General order, No. 2.--It is the grateful duty of the Commander-in-Chief to make a public acknowledgment of his entire commendation of the coolness, discipline, skill, and gallantry displayed by the officers and men under his command in the capture of the batteries at Hilton's Head and Bay Point, after an action of four hours duration.

The Flag-officer fully sympathizes with the officers and men of his squadron in the satisfaction they must feel at seeing the ensign of the United States flying once more in the State of South Carolina, which has been the chief promoter of the wicked and unprovoked rebellion they have been called upon to suppress.

S. F. Dupont, Flag-officer Commanding South Atlantic Blockading Squadron.

flag-ship Wabash, off Hilton head, Port Royal, Nov. 8, 1861.
Hon. Gideon Welles:
sir: I have the honor to report the following casualties in the action of yesterday in the capture of the batteries at Hilton Head and Bay Point:

Wabash--Killed one; Thomas Jackson, cockswain, captain of a gun. Slightly wounded, two--Alfred Hernsby, seaman, and William Wall, seaman.

Susquehanna--Killed, two--John P. Clark, orderly sergeant, and Wm. Price, second coal-heaver. Wounded seriously, one--Samuel F. [108] Smart first class boy. Wounded slightly, two-Patrick Dwyer and Samuel Holbrook, second grade.

Pawnee--Killed, two-John Kelly, Orderly Sergeant, and Wm. H. Fitzhugh, first class boy. Wounded slightly, three--Alfred Washburne, Master's Mate; Jacob House, ordinary seaman, and Patrick Quinn, ordinary seaman.

Mohican--Killed, one--John A. Whittemore, Third Assistant Engineer. Wounded seriously, three--W. Thompson, Isaac Seyburn, Acting Master, and Sherman Bascom, ordinary seaman. Wounded slightly, four--Mayland Cuthbert, Third Assistant Engineer; John O. Pittman, Master's Mate; John W. Townsend, ordinary seaman, and Charles Browne, ordinary seaman.

Bienville--Killed, two--Patrick McGuigan and Alexander Chambers. Wounded slightly, three--Peter Murphy, Alexander Ferey, and Wm. Gilchrist.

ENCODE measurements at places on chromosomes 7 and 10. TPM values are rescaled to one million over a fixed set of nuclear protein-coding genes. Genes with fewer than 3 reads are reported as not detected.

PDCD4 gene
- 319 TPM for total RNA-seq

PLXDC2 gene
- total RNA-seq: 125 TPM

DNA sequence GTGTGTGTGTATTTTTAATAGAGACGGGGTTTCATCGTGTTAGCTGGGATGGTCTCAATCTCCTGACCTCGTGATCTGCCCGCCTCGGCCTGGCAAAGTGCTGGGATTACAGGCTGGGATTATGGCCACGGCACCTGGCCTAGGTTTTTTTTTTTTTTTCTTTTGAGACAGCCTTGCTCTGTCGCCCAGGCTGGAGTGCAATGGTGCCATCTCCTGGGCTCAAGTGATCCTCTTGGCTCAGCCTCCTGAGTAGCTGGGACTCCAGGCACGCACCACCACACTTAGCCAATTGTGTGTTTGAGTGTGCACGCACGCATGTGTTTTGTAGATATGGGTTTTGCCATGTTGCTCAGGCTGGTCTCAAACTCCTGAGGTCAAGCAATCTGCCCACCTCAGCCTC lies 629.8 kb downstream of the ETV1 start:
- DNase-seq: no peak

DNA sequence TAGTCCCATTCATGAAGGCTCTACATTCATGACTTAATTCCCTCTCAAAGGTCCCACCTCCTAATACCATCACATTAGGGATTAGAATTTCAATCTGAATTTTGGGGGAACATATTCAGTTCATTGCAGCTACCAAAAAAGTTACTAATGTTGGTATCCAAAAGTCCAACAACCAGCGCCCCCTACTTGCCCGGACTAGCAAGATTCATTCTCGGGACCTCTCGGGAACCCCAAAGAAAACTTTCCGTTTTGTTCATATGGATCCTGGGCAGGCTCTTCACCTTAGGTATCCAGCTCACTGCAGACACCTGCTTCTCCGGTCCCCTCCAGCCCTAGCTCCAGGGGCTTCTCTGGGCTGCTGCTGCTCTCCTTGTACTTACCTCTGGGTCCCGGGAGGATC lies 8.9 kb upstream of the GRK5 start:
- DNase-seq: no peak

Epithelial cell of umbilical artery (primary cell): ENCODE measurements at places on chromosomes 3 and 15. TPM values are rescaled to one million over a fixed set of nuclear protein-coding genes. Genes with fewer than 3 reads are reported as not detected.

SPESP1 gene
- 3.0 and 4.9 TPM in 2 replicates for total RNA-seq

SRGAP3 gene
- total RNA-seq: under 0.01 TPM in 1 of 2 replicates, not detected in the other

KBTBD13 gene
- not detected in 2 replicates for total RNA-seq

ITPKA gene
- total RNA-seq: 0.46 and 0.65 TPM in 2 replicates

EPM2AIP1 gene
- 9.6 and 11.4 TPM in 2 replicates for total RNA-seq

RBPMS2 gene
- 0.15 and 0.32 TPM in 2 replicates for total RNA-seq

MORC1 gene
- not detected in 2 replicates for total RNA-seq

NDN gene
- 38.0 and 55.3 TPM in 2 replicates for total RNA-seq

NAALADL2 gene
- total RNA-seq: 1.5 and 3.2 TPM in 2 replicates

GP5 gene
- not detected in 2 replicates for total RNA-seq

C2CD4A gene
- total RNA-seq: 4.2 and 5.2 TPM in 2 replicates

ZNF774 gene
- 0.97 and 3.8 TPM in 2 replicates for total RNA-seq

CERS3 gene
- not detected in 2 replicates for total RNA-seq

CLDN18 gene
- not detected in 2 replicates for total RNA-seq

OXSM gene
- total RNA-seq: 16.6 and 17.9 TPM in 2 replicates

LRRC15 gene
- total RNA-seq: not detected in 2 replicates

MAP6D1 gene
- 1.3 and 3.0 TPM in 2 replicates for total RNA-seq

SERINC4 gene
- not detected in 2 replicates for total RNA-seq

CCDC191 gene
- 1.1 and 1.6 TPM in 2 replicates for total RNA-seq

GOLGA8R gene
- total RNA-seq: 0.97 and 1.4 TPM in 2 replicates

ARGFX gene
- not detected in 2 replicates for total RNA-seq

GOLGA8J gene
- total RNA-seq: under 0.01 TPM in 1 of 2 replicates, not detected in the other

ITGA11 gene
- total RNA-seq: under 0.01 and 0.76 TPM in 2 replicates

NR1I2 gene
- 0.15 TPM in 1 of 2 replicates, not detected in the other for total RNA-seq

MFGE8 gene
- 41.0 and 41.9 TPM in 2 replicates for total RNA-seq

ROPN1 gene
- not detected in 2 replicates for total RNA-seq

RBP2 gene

Seminole--A few slightly wounded. The number not reported.

total — Killed, 8; wounded severely, 6; wounded slightly, 17.

I have the honor to be, respectfully, your obedient servant,

S. F. Dupont, Flag-officer Commanding United States Atlantic Blockading Squadron.

flag-ship Wabash, off Hilton head, Port Royal, Nov. 9, 1861.
Hon. Gideon Welles:
sir: Since writing my official despatches, I have sent gunboats to take possession of Beaufort and to protect the inhabitants; but I regret to say they have fled and the town is abandoned to the negroes, who are reported to me as in a lawless condition. The light vessels which I hoped to have made use of, were destroyed on the desertion of the forts by the rebels. The post-offices were visited, and a number of documents, letters, &c., obtained. I have covered Scull Creek, the mouth of Broad River, and have cut off this communication between Charleston and Savannah.

Respectfully, your obedient servant,

S. F. Dupont, Flag-officer Commanding United States Atlantic Squadron.

Letter of the Secretary of war.

Navy Department, Washington, Nov. 16.
sir: It is with no ordinary emotion that I tender to you and your command, the heartfelt congratulations and thanks of the Government and the country, for the brilliant success achieved at Port Royal.

In the war now waging against the Government in this most causeless and unnatural rebellion that ever afflicted a country, high hopes have been indulged in the navy, and great confidence reposed in its efforts.

The result of the skill and bravery of yourself and others, has equalled and surpassed our highest expectations. To you and your associates, under the providence of God, we are indebted for this great achievement by the largest squadron, ever fitted out under that flag, which you have so gallantly vindicated, and which you will bear onward to continued success.

On the receipt of your despatches, announcing the victory at Port Royal, the Department issued the enclosed general order, which with this letter you will cause to be read to your command. I am, sir, your obedient servant,